Academic research Show more
* Done quickly
* Done correctly
* Interesting result
#neuropath Wed Show more
1) Nature Neuroscience has a special Focus on neurodegenerative disease
2) Tectal glioma as a distinct diagnostic entity: a comprehensive clinical, imaging, histologic and molecular analysis
3) cIMPACT-NOW update 3: recommended dx criteria for “Diffuse astrocytic glioma, IDH-wildtype, with molecular features of glioblastoma, WHO grade IV”
4) Lesion network localization of free will
3/3: negative terms, oppression Show more
I was actually being generous because I could have honestly said 'literally 100% of the people with whom I have conversed about this, graduate and undergraduate'
sociologists who take the stance of 'prove to me it is oppressive and only then will I stop using it' are scum.
Oh hey, it's my one year anniversary of getting on Mastodon. I don't want to get too sappy, but joining this website has genuinely made a significant, positive difference in my life. Meeting wonderful people, being exposed to people from all around the world and from all walks of life. Thank you. Thank you, thank you, thank you. It's been super fun, love you all.
Who thinks it'd be a good/bad idea to broaden how academics' status/success is measured, i.e. currently narrowly focused on peer-reviewed papers published in high impact journals?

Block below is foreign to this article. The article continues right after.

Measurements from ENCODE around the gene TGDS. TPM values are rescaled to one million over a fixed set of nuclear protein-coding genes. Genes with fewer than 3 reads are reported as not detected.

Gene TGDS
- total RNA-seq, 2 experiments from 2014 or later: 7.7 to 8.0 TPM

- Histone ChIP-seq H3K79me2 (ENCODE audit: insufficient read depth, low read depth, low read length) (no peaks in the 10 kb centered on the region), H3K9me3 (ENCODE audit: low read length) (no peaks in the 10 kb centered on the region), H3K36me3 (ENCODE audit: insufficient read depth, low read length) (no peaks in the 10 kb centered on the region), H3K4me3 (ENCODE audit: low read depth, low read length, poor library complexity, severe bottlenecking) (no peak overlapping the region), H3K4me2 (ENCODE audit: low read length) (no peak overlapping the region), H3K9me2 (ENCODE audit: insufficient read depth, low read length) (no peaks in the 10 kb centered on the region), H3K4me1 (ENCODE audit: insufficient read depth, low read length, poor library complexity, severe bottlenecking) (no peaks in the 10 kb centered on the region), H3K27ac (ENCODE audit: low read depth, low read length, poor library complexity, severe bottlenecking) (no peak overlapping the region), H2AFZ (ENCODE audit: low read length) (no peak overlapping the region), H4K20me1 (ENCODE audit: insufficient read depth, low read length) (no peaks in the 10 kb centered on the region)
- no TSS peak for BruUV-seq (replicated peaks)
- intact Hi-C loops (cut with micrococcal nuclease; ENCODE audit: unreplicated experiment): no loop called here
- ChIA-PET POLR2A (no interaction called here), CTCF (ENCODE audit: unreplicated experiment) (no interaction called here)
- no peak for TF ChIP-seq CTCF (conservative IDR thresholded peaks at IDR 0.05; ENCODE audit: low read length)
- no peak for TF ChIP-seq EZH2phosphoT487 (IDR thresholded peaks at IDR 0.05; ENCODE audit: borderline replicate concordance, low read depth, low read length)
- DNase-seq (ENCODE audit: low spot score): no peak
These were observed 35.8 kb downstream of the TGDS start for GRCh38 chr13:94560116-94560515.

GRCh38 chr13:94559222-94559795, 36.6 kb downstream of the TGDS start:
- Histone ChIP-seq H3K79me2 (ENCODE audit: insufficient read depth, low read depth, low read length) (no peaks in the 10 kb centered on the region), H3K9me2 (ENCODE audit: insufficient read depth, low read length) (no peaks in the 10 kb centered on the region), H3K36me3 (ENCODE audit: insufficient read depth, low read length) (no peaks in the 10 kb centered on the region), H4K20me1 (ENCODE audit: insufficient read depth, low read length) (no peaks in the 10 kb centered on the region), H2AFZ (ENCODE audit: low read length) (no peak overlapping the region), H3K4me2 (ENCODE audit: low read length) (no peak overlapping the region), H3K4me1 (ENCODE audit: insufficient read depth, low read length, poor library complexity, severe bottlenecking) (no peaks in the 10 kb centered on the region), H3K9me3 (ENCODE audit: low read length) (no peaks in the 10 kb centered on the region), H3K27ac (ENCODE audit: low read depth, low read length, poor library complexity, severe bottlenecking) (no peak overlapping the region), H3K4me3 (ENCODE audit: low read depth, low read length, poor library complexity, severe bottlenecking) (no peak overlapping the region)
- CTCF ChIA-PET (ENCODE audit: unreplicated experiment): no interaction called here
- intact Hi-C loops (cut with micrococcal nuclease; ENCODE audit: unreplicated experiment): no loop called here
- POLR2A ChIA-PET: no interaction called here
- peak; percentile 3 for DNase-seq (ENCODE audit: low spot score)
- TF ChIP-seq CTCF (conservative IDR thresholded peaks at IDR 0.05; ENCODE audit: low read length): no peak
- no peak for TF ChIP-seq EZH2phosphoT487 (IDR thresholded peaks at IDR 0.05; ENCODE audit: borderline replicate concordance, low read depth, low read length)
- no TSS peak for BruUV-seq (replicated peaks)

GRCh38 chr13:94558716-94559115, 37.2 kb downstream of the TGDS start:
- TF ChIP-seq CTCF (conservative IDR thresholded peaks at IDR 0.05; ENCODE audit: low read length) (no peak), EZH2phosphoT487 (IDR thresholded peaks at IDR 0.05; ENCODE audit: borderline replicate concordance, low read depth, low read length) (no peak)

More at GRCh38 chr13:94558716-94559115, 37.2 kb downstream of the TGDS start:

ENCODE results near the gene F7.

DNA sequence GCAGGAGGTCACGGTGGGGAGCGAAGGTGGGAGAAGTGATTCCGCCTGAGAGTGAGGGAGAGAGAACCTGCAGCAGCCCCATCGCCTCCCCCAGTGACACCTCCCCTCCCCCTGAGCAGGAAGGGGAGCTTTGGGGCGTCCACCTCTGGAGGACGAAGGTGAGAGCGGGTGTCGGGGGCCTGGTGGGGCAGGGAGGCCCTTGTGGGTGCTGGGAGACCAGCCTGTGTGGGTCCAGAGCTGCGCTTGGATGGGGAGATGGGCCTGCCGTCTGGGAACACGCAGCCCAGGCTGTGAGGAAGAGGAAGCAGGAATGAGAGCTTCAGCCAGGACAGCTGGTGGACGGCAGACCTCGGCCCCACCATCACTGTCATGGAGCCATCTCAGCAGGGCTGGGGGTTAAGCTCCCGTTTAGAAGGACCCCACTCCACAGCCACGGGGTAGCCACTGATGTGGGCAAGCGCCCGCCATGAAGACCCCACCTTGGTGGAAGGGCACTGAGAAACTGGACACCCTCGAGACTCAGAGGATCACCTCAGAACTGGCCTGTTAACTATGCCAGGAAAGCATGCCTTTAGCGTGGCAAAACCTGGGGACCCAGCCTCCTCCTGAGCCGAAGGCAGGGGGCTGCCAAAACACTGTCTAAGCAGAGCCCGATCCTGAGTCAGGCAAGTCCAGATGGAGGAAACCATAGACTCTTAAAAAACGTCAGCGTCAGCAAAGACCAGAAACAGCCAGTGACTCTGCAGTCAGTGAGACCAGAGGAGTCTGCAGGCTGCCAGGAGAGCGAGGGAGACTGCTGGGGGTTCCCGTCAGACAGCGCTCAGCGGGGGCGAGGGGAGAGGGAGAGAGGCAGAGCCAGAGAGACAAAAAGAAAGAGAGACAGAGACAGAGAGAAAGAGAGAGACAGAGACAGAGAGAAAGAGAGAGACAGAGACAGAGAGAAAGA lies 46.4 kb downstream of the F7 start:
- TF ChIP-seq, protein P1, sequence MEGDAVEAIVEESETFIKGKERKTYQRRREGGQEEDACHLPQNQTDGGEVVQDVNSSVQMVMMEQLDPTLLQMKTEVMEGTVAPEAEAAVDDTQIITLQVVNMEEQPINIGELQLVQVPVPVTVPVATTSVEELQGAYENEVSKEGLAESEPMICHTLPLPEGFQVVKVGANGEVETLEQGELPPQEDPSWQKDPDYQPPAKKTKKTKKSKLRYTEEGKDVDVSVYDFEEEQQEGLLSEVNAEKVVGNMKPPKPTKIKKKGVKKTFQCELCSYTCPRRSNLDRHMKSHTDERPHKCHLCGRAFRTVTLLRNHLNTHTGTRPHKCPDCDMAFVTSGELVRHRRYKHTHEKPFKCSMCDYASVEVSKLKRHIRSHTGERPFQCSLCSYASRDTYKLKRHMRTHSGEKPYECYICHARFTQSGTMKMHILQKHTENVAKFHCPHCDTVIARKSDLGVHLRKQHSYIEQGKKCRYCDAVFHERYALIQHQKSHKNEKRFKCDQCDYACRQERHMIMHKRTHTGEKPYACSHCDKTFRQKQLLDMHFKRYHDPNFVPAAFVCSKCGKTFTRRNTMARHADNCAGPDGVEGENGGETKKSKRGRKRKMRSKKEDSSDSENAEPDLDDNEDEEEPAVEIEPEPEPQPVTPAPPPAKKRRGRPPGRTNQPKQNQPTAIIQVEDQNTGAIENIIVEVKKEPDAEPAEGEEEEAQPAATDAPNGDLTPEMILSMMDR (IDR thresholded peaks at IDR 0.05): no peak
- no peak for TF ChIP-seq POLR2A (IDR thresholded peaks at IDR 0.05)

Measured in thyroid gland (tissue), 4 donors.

- Authoring of books/chapters;
- Curriculum/course/resource development;
- What else?
P.S. A friend, who has tenure and a PGCE (teaching qualification), was recently shouted at by a colleague for wanting to do less research and more teaching.
Academic journal review opinions Show more
Reviews that are good: Good!
Reviews that show that reviewers haven't really made the effort to understand the paper: Also good, because they tell me how to help people read it; frustrating though
Basically the only reviews that are bad are the ones that make you go, "Oh no. That's a good point, I never thought of that, and it will take me years to redo it."
Queer academic at McGill
"Mend and defend"
Scholar Social is meant for: researchers, grad students, librarians, archivists, undergrads, academically inclined high schoolers, educators of all levels, journal editors, research assistants, professors, administrators—anyone involved in academia who is willing to engage with others respectfully.
We strive to be a safe space for queer people and other minorities, recognizing that there can only be academic freedom where the existence and validity of interlocutors' identities is taken as axiomatic.
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Scholar Social features a monthly "official" journal club, in which we try to read and comment on a paper of interest.
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